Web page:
Key Insight: Where the magistrate judge recommended that Defendant?s request for forensic inspection be granted, to be undertaken by a neutral third party, in light of the fact that the information sought ?seem[ed] germane? and because despite ?hesitancy to allow on site inspections ? the level of distrust among the parties ? plead[ed] for such intervention,? the District Court overruled Defendant?s objections, noting that through their distrust and lack of cooperation ?[t]he parties and counsel themselves have created an atmosphere that warrants extraordinary circumstances and establishes good cause for an on-site inspection of Champion?s electronically stored information? and set forth a process by which the inspection would take place, including that the costs would be shifted to the requesting party ?given the nature of the accessibility of the [ESI] sought? (i.e., the information sought included backup and deleted material)

Electronic Data Involved: Forensic inspection of ESI, including backup and deleted material

Sky Med. Supply Inc. v. SCS Support Claim Serv. Inc., No. 12- 6383, 2016 WL 4703656 (E.D.N.Y. Sept. 7, 2016)

Key Insight: Magistrate judge denied defendant?s motion to compel plaintiff to organize and label its document production ?so that it corresponds to the categories in the request? because the discovery documents were immediately available for inspection at plaintiff counsel?s office in electronic format already organized, identifiable, and searchable by claim number; defendants needing only to execute claims number searches to identify documents. Thus, the court concluded that unless and until an inspection is undertaken and shown to be unduly burdensome, the plaintiff?s offer to permit inspection of database comports with ?both the letter and spirit of rule 34.?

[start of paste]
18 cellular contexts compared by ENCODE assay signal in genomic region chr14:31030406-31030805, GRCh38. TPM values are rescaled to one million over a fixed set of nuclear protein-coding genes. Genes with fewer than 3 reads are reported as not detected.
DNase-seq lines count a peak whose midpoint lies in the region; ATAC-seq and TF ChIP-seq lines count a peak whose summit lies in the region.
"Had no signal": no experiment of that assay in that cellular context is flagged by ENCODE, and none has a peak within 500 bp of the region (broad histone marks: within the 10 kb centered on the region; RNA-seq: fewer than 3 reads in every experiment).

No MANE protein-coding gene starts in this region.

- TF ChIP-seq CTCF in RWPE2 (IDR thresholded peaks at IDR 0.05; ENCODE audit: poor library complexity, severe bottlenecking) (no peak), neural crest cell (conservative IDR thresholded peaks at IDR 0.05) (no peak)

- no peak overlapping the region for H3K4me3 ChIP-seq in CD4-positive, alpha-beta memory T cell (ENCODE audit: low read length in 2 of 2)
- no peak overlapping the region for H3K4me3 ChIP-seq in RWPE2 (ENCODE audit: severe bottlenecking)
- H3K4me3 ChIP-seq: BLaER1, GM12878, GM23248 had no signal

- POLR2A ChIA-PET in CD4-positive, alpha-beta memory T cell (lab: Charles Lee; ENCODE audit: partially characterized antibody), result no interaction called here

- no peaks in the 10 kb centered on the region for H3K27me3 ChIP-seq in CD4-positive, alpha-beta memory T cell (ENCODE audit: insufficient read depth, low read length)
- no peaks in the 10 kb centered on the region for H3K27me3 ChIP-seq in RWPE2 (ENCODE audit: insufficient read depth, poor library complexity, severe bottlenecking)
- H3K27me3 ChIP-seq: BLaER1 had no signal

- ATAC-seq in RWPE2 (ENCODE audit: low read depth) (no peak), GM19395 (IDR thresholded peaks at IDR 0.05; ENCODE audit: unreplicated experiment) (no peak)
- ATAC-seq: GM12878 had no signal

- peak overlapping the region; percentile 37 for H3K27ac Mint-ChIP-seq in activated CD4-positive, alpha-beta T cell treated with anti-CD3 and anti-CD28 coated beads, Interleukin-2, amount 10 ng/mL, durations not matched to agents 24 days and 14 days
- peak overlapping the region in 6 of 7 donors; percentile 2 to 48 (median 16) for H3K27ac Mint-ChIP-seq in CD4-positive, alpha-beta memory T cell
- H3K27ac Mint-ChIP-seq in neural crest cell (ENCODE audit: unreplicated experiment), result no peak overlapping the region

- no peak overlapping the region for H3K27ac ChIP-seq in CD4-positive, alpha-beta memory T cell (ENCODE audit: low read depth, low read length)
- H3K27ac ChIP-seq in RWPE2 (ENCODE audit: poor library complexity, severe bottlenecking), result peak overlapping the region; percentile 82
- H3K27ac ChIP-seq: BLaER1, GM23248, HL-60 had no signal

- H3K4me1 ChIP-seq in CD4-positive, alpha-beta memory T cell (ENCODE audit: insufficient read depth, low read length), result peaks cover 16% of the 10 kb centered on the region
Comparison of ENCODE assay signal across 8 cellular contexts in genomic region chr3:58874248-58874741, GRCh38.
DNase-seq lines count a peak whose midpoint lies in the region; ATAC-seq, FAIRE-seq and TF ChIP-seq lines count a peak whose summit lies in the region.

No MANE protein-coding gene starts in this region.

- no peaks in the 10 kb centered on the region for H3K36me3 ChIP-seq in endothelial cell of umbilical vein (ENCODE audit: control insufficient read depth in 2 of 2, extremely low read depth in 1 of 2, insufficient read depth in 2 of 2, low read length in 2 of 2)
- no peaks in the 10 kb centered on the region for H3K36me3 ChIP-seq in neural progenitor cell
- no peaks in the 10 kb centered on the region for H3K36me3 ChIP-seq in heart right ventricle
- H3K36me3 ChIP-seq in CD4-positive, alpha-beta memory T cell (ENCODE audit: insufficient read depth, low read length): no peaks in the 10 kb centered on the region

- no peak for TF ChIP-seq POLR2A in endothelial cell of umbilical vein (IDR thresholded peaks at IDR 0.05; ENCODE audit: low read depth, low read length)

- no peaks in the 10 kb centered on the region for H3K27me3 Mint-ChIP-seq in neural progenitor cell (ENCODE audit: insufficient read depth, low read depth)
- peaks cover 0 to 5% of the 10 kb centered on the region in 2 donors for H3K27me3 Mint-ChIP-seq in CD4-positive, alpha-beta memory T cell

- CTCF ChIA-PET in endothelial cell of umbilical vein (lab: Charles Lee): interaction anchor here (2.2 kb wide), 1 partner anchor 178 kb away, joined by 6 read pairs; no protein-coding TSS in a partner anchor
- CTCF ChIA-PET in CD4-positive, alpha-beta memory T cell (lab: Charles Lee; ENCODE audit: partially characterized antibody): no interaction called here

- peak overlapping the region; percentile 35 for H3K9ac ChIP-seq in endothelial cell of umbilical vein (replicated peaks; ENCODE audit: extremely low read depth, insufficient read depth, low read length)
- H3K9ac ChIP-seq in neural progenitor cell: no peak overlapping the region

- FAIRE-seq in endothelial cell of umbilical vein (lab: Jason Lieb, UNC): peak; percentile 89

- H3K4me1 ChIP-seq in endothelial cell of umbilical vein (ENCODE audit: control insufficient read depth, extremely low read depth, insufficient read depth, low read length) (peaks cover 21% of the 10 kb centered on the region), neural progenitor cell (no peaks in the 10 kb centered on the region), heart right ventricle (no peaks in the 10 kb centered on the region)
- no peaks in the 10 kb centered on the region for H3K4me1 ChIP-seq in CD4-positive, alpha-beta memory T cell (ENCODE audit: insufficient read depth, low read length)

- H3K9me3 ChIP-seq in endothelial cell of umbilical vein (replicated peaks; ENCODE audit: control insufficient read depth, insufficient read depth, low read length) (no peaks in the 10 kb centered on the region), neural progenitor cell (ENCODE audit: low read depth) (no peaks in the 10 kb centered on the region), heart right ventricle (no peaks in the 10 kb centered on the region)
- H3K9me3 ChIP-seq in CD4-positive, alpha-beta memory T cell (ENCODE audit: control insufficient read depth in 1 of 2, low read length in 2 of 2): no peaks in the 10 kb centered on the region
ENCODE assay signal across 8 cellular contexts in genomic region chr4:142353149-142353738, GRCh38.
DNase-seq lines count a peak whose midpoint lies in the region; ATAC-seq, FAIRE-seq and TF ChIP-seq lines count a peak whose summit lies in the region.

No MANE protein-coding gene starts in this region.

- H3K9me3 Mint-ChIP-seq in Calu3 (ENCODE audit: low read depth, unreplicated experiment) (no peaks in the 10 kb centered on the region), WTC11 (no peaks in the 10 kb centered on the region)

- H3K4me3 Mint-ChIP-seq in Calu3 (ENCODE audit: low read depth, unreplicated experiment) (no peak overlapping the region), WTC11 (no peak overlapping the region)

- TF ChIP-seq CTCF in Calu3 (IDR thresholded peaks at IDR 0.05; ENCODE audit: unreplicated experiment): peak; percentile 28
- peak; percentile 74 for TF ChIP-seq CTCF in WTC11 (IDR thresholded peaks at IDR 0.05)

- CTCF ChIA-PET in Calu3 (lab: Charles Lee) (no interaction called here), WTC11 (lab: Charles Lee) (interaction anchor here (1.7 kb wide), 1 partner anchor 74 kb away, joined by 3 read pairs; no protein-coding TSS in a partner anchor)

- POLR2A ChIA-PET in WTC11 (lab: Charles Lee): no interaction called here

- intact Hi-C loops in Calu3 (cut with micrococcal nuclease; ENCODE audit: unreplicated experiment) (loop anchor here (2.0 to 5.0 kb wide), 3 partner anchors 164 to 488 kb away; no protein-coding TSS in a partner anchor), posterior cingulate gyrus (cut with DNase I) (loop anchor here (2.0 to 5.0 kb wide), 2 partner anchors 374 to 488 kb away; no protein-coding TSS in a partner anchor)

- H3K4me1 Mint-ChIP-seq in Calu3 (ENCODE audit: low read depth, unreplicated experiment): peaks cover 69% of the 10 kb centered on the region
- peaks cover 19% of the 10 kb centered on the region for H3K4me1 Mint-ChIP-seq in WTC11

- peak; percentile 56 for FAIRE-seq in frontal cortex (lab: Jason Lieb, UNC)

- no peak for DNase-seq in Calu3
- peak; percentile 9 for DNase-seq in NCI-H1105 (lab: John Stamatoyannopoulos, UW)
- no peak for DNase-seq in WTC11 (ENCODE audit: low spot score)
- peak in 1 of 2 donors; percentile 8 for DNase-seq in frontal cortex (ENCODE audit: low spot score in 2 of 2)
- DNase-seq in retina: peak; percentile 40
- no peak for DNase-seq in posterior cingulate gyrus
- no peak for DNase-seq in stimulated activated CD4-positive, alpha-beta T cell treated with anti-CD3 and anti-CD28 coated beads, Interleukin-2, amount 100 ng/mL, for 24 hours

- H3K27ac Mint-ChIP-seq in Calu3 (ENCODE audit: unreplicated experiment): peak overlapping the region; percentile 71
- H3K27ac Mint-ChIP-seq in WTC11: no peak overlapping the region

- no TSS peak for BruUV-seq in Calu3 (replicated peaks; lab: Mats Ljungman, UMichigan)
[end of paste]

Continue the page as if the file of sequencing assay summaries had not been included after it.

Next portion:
Electronic Data Involved: ESI

A.M.castle & Co. v. Byrne, No. H-13-2960, 2015 WL 4756928 (S.D. Tex. Aug. 12, 2015)

Key Insight: Where Plaintiff sought ?physical access? to Defendant?s electronic devices based on the belief that Plaintiff failed to perform a thorough search, the court overruled objections to denial of the motion where Plaintiff failed to show that Defendant was in possession of any of Plaintiff?s company documents and where Defendant responded adequately to discovery, including hiring an outside party to perform forensic examination of the computers and utilizing hundreds of search terms proposed by the plaintiff

Nature of Case: Breach of employee confidentiality agreement, breach of fiduciary duty, unjust enrichment, tortious interference with contract, tortious interference with prospective economic advantage, and civil conspiracy

Electronic Data Involved: ESI

State Farm Mut. Auto. Ins. Co. v. Physiomatrix, Inc., No. 12-cv-11500, 2015 WL 1029540 (E.D. Mich. Mar. 3, 2014)

Key Insight: Court found an individual defendant had control over deleted emails in an account located on a Comcast server and that the deletion of the emails was not ?merely coincidental to the winding-down of the business operations? of Defendant but rather was intentional, ?to prevent the discovery of the evidence therein?; reasoning that Plaintiff was not prevent from proving its most crucial allegations, the court declined to impose ?case-terminating? sanctions, but did order monetary sanctions against the individual defendant who controlled the emails and that Defendants? would bear the cost of a forensic search of their computers; notably, the inspection would apply to all defendants? computers, despite the court?s finding that one individual defendant had no control over the deleted emails and could not be held responsible for the deletion where the court explained (in footnote) that the non-spoliating defendant?s email account (used by his clinic) was registered to the spoliating defendant and where the non-spoliating defendant testified that he had not conducted a proper search of his computers